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Discussion Starter · #1 · (Edited)
Hello all!

As the weather is looking better today I wanted to get a few things done on my '90, so i'm going to change the pads. Does anyone know the correct torque for the front caliper's guide pin retaining bolts?

My Haynes manual wants me to tighten them to the "specified torque" yet doesn't actually have it in the torque wrench settings section. I've tried searching the forums for it so I hope I'm not covering old ground. I had a suggestion from a mate who said "it'll be alright, just do them tight" and I'm not a fan of that approach.

Cheers,
Ben
 

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I had a suggestion from a mate who said "it'll be alright, just do them tight" and I'm not a fan of that approach.
Got to admit that is exactly what I do, never had any even remotely come undone, they're bloody hard to undo so I try to get as far doing them up as well :cheesy:

Even the copy of the workshop manual I have just shows the torque of the wheel bolts, nothing else, haven't got the Bentley book to hand so dunno if that has it, do you have one of these? Much better than the Haynes, albeit more expensive
 

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Discussion Starter · #3 ·
Thanks for the reply. When I get them off I'll just have to put some locktite on them then!
I don't have a Bentley book but I have heard they're a lot better. I'm waiting for a 16 valve bentley manual to come up for sale second hand as they're quite expensive new. The more I use the Haynes the more it seems to have wrong or is very vague...
 

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Discussion Starter · #4 ·
Just fitted the new pads. I went with EBC's GreenStuff, not test driven yet and I wont know what the improvement will be until they've bedded in.

As it is my first pad change, I am surprised how easy I found it. I usually have skinned knuckles and rushing before the light goes!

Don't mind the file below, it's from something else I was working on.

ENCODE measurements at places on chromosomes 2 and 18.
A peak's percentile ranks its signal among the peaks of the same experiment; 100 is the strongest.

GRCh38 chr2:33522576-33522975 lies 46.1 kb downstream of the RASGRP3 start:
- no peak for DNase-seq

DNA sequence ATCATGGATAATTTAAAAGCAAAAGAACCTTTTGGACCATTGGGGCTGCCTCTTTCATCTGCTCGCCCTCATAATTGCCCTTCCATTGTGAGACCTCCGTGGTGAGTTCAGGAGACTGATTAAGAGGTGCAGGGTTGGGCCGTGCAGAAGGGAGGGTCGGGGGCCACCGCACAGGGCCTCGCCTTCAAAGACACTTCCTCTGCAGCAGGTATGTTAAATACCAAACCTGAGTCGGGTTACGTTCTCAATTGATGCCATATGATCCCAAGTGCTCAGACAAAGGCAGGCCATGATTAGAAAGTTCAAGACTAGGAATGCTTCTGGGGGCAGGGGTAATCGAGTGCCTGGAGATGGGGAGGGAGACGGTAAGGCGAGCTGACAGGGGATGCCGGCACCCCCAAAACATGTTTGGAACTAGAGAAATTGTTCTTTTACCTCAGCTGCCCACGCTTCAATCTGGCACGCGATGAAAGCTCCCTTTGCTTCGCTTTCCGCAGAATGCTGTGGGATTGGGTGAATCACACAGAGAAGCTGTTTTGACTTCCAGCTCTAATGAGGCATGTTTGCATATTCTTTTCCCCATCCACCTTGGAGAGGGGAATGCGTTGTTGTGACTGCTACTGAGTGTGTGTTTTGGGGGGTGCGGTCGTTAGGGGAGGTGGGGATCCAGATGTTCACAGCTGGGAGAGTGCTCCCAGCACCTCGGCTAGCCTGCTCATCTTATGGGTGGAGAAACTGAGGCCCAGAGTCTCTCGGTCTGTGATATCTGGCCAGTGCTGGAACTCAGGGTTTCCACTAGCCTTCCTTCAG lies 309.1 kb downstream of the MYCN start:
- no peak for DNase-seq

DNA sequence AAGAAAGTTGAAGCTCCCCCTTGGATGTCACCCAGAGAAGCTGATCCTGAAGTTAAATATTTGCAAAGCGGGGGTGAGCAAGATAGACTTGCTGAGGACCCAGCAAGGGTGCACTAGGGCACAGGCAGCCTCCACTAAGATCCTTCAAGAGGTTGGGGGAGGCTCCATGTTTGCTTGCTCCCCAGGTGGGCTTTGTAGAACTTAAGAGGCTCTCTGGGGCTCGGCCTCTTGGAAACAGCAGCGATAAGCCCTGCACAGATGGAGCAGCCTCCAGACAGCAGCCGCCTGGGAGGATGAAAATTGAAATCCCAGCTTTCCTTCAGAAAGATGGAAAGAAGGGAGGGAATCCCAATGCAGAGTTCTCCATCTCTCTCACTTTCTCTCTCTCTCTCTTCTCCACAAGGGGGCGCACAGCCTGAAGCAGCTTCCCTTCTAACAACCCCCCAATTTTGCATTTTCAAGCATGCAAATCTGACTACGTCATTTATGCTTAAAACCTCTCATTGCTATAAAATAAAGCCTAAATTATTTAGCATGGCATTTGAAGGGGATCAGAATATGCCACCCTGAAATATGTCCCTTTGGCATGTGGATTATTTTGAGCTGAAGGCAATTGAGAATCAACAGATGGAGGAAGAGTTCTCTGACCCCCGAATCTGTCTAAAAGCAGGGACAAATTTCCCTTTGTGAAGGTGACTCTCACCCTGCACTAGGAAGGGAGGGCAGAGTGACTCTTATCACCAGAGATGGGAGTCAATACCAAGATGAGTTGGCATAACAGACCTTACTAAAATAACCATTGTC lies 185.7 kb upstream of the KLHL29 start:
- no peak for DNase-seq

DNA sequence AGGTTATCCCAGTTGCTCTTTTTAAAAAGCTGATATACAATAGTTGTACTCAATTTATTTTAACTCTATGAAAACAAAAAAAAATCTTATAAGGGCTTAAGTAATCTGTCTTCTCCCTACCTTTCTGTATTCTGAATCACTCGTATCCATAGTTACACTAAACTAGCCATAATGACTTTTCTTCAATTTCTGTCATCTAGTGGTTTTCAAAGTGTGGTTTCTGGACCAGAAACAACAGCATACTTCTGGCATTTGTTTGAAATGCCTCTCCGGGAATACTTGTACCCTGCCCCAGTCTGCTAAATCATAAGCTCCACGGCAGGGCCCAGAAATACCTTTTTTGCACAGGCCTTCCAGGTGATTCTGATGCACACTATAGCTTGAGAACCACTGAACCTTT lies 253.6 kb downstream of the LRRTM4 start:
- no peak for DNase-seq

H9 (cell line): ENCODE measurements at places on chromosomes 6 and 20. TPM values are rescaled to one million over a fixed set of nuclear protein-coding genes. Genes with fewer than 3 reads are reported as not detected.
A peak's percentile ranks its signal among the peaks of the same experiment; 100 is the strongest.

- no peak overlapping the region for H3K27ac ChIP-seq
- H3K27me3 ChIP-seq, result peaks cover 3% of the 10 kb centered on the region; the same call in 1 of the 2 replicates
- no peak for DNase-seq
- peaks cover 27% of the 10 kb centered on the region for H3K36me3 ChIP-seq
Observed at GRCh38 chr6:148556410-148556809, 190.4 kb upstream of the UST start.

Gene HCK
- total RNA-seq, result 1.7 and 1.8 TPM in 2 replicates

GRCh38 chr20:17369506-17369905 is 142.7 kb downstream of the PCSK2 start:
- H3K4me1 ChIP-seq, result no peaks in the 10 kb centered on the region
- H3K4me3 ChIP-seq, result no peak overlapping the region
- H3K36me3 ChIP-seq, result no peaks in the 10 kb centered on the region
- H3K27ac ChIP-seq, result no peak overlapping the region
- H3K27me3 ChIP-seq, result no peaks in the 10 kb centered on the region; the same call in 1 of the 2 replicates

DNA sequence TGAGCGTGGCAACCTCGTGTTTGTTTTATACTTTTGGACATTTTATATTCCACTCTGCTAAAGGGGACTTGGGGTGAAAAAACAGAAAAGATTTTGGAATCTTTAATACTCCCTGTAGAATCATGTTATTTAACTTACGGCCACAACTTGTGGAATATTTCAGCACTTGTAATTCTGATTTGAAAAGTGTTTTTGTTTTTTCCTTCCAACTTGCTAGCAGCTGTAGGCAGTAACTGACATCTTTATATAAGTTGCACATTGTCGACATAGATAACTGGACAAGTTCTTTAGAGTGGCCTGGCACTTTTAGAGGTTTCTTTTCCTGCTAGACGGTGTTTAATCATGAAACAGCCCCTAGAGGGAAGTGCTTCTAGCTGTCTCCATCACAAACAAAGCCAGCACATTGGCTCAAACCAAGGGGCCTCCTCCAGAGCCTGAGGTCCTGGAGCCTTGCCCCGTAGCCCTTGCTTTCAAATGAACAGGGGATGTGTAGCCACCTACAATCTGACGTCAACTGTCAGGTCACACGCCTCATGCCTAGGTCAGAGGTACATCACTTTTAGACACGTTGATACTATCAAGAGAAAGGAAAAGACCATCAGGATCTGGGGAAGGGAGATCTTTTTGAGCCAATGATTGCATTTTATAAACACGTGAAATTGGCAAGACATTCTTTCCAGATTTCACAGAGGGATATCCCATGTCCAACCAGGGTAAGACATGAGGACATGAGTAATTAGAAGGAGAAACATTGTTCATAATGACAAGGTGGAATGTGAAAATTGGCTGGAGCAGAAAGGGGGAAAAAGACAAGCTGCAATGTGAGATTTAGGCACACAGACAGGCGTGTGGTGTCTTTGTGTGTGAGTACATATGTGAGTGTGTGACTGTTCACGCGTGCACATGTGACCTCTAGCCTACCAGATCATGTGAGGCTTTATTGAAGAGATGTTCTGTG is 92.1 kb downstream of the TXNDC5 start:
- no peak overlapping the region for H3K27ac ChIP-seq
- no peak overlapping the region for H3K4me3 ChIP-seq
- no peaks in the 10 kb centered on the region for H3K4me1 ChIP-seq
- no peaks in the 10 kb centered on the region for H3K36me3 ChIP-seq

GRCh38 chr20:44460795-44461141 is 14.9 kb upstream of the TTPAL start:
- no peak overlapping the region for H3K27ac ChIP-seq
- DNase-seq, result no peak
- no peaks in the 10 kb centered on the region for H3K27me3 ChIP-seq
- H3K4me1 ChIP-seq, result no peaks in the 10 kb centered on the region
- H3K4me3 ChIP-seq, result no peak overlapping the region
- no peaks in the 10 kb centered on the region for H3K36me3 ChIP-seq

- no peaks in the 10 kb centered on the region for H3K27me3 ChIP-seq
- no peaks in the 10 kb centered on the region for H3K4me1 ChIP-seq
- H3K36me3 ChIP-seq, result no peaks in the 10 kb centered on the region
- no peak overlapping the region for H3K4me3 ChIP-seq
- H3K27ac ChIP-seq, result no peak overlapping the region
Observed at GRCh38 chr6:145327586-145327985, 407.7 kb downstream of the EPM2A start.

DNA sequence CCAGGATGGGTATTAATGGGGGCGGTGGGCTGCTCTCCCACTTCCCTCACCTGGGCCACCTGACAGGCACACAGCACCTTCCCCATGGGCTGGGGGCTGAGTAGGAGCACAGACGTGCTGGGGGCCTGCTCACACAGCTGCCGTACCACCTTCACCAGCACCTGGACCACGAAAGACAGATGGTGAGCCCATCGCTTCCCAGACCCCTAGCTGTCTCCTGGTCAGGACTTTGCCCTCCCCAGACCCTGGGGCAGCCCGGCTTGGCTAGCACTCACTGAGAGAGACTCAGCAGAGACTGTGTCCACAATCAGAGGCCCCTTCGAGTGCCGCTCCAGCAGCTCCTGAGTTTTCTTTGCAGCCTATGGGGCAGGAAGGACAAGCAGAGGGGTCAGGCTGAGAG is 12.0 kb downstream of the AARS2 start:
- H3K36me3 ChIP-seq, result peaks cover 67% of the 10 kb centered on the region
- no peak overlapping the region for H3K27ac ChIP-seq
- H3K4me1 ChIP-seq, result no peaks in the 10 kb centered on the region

If any other novices see this and are interested a haynes manual and this guide will see you through: http://townsendimports.com/Web/brake_folder/frontpad88900.htm
 

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Glad you succeeded.
An OK write-up from Townsend but, as usual, shows lack of experience....

"Use a large screwdriver between the rotor and the caliper to start compressing the piston back enough so the pads loosen from the rotor or until you get enough clearance to swing the caliper upwards enabling you to remove the old pads."?

While your screwdriver is prying, keep prying until the piston is fully compressed and skip the part about using pliers.

Remove the upper retaining bolt instead of the lower so the caliper stays flopped/propped down for cleaning and lubing, and never puts a strain on the flex-hose.
 

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Discussion Starter · #6 ·
I was lucky in that both callipers came off very easily without the need for any "persuasion". However, I do wish I left the lower bolt on and just swivelled them for access. Cleaning them was a pain when I hung them up from the springs with binder twine, they moved a lot.
 

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Prying the caliper to compress the piston is faster and also avoids the slight but real danger of damaging the piston's dust boot with the pliers.

Glad it worked out for you, the twine is a real pain.
 
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